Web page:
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Drunk at a noraebang in central Pyongyang, I finally worked up enough courage to ask my Korean guide if he’d ever seen any foreign movies. Well, yeah, of course he’d seen some — to learn English, that is. He could recall two that he’d watched. The first was Titanic, and when I admitted I’d never bothered to see it we both laughed. ‘You haven’t seen Titanic!?’ He couldn’t believe my misfortune.

Arriving at Pyongyang’s Sunan airport just a few days earlier, I very quickly understood that actually being in the county would reveal a side of the DPRK that’s often absent in the sensationalism of the news and popular documentaries about the impoverished nation. Namely, the country is made up of real people and not two-dimensional, ideological automatons.

The international air hub consisted of a single landing strip that was cleared by hand. Teams of workers used flat pieces of wood, rocks, hunks of metal or whatever they could find to scrape the ice from the tarmac.

Upon making it through customs, our group sat waiting in the arrival area of the unheated, single-room terminal. Our group arrived in two parts — one by train and one by airplane — and was assured that we wouldn’t be left in the lurch, that our Korean guides would be punctual for certain at this point. Strangely, they weren’t. For all that’s written about how orchestrated and tightly bound these tours are, we abruptly found out there were gaps in the paid programming; small spaces where unsupervised interaction could take place and unobserved observations could be made.

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The road from the airport to the city was sparsely populated with luxury sedans from various eras. Barring that, everyone else was either walking — often with large loads strapped to themselves — or those who were brave enough were trying their luck on the ice with a bicycle. Don’t they fall? (We were all curious.) A man riding near the side of the road plunked down without spilling his cargo. Yes, they fall.

Coming into the city, we started to get a better sense of how people get around. On the outskirts we passed what appeared to be a sort of public transportation graveyard: electrified busses rusting away in the snowdrifts, the accordion sections rotting to reveal antiquated interiors. Further in, we started to see them in operation.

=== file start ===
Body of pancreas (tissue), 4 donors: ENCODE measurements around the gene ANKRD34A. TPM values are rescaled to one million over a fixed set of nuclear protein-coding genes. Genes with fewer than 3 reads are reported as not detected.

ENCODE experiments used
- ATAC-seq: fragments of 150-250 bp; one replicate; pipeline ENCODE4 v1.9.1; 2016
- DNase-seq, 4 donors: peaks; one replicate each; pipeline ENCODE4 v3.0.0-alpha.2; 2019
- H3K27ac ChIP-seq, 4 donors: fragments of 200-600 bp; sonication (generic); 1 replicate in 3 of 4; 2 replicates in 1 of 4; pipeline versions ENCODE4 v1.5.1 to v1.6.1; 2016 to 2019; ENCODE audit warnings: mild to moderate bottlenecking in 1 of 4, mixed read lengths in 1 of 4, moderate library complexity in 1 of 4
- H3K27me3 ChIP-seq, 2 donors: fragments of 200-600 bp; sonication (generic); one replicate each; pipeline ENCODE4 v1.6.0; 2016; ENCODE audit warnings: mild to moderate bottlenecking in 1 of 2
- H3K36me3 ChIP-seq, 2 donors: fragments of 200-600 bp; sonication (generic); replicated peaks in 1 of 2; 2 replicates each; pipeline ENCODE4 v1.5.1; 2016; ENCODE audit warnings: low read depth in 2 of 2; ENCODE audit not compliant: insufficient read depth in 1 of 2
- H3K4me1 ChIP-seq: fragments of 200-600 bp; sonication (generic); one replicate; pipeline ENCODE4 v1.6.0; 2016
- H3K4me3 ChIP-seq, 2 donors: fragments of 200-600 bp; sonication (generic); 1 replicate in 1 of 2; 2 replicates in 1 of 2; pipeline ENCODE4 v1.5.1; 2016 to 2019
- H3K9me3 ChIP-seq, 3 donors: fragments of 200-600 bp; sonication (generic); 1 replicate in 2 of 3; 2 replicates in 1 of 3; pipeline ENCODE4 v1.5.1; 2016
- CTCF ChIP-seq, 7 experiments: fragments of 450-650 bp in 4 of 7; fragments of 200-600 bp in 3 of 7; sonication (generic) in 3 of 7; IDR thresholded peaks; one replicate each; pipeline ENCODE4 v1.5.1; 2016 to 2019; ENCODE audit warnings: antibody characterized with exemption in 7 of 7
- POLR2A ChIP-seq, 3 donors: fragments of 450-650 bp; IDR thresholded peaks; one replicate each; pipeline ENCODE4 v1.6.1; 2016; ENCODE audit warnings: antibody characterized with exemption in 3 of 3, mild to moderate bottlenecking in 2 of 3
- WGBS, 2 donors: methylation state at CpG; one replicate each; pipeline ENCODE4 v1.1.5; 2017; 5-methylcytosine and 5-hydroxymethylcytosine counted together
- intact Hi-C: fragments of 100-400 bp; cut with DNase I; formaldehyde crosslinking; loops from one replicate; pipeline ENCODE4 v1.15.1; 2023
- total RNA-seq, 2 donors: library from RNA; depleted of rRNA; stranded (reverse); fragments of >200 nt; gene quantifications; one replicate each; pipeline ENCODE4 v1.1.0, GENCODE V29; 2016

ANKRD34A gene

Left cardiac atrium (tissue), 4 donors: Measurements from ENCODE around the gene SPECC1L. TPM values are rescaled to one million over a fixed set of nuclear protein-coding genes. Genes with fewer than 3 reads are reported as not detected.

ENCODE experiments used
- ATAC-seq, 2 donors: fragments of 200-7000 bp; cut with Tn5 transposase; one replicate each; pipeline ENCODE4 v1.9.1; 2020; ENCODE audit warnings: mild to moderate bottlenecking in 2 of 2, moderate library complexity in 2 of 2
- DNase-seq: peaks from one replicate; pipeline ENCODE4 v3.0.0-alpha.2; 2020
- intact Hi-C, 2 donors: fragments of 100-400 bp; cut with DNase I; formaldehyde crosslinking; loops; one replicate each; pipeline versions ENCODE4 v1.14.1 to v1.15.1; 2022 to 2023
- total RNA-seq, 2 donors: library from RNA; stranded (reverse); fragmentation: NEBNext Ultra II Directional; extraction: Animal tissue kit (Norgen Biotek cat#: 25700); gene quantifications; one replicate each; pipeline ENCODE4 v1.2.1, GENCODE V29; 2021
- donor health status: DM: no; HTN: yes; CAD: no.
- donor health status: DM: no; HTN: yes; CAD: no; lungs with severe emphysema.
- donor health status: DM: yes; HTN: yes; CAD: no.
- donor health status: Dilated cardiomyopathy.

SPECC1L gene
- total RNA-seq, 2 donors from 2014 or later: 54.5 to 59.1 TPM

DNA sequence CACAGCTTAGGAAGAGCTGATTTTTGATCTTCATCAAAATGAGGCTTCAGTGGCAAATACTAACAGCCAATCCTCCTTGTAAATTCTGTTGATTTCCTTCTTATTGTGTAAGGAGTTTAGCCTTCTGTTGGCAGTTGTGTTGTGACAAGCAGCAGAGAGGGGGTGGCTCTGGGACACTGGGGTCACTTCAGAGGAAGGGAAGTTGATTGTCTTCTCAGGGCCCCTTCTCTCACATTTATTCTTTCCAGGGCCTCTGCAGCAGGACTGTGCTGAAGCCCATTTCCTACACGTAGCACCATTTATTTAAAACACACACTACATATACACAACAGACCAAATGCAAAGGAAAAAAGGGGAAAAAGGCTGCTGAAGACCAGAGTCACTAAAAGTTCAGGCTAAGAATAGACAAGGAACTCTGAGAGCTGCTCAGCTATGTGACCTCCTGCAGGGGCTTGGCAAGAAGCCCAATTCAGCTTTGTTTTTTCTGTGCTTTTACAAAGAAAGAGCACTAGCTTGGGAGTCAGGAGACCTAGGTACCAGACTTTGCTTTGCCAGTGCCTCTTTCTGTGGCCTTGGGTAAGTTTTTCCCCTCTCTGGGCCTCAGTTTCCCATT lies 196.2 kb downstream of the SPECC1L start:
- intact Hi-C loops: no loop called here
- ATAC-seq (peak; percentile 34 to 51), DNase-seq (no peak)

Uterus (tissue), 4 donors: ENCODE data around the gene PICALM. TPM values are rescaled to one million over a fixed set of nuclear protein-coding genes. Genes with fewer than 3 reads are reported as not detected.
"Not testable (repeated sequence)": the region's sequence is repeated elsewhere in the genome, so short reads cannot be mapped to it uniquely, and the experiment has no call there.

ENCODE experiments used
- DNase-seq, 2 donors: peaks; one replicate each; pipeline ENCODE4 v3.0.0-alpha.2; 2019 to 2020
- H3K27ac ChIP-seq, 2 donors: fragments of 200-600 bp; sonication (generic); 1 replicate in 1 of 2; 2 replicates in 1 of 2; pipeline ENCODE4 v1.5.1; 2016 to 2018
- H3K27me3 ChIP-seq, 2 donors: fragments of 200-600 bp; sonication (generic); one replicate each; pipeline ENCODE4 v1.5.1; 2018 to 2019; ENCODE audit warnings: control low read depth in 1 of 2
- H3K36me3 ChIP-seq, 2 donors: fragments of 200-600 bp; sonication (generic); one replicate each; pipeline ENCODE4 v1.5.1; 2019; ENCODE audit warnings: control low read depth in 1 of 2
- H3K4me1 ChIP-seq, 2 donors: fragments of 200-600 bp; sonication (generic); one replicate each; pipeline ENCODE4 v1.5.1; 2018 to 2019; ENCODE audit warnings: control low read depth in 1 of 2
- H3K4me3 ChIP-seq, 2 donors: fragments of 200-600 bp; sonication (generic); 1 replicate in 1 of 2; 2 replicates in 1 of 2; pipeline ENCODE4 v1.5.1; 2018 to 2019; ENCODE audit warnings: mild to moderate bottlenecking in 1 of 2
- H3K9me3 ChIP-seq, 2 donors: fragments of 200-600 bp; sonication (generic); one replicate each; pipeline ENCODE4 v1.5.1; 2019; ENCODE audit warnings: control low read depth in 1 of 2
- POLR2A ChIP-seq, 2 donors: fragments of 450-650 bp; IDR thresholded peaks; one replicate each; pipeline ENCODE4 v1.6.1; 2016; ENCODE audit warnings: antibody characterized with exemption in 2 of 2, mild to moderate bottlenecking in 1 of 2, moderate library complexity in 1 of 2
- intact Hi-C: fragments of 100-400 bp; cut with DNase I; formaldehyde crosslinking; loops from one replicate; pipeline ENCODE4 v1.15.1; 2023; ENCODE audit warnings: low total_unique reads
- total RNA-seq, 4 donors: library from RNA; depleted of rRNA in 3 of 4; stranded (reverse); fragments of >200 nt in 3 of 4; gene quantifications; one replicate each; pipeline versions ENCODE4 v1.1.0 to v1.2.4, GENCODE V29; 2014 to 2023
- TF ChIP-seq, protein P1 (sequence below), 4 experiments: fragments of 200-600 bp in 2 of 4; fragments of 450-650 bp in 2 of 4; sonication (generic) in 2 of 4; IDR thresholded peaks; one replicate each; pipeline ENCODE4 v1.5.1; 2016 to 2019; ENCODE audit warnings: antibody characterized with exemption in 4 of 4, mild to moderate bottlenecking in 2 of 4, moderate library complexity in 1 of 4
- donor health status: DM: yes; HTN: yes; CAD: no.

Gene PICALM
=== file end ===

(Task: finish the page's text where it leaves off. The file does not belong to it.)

Pyongyang’s public transit is functional, but only in the barest sense. Its vehicles range from cobbled-together rattletraps to new makes from overseas. During rush hour, the fleet is certainly overburdened; riders cram together on vehicles that probably lack heat and/or air conditioning. In addition, service seems unreliable. While we constantly saw trams plying their routes, power outages are frequent. Fuel for the non-electrified vehicles is also in notoriously short supply. At one point we saw an articulated bus roll past with a stovepipe billowing black smoke. While at the time we thought it might’ve been a makeshift heating apparatus, after a little research I found out that many North Korean vehicles have been retrofitted to run on wood burning stoves.

And that’s in the capital.

Nevertheless, people were moving around. Economic necessity and a little utopian planning had created a more sustainable model for getting around in a city than exists in many wealthy nations.

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I talked a lot about public transit with one of the Korean guides. She described how she didn’t really enjoy the train to work because she had to come all the way from the end of the line and change lines at the (only) transfer station. At rush hour she said the train was packed and quite uncomfortable.

That night, while drinking with the guides, I pulled up the Jihachul app to let her see how far you could go on the southern capital’s subway network. Her reaction was hard to measure. I didn’t expect paroxysms of shock as she finally saw the superiority of the capitalist system. Though I also can’t be sure that she wasn’t astonished and just hiding it well. She was certainly impressed. Possibly more by the app on my phone than the map itself.

Back in the noraebang on my last night in the DPRK, I asked the guide again if he’d seen any other foreign films, maybe even a foreign Korean film. He answered, saying he thought he’d seen one other American movie before, but it was dubbed in Korean (he was pretty sure it was American, anyway). With great relish he described a scene where a truck teetered over the edge of a bridge. The title was something like “A Lie Against His Own Wish.”

Months later, I would realize his description was of 1994’s “True Lies.”

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By Bill Strang